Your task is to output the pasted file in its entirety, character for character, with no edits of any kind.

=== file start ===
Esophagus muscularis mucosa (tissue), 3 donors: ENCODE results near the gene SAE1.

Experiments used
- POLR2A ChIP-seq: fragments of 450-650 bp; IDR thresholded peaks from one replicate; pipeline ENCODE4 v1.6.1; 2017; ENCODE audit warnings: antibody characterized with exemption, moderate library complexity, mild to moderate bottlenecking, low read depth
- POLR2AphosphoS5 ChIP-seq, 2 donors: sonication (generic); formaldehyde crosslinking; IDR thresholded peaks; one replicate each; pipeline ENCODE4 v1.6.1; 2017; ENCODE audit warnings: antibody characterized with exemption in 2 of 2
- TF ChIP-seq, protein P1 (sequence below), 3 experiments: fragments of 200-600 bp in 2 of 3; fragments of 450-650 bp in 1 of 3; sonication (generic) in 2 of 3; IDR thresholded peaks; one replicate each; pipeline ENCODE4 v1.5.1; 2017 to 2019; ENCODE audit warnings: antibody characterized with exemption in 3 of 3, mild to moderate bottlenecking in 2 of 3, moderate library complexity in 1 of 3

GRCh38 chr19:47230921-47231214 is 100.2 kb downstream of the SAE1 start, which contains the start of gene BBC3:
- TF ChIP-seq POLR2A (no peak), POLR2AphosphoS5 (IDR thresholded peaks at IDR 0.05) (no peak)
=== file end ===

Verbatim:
Esophagus muscularis mucosa (tissue), 3 donors: ENCODE results near the gene SAE1.

Experiments used
- POLR2A ChIP-seq: fragments of 450-650 bp; IDR thresholded peaks from one replicate; pipeline ENCODE4 v1.6.1; 2017; ENCODE audit warnings: antibody characterized with exemption, moderate library complexity, mild to moderate bottlenecking, low read depth
- POLR2AphosphoS5 ChIP-seq, 2 donors: sonication (generic); formaldehyde crosslinking; IDR thresholded peaks; one replicate each; pipeline ENCODE4 v1.6.1; 2017; ENCODE audit warnings: antibody characterized with exemption in 2 of 2
- TF ChIP-seq, protein P1 (sequence below), 3 experiments: fragments of 200-600 bp in 2 of 3; fragments of 450-650 bp in 1 of 3; sonication (generic) in 2 of 3; IDR thresholded peaks; one replicate each; pipeline ENCODE4 v1.5.1; 2017 to 2019; ENCODE audit warnings: antibody characterized with exemption in 3 of 3, mild to moderate bottlenecking in 2 of 3, moderate library complexity in 1 of 3

GRCh38 chr19:47230921-47231214 is 100.2 kb downstream of the SAE1 start, which contains the start of gene BBC3:
- TF ChIP-seq POLR2A (no peak), POLR2AphosphoS5 (IDR thresholded peaks at IDR 0.05) (no peak)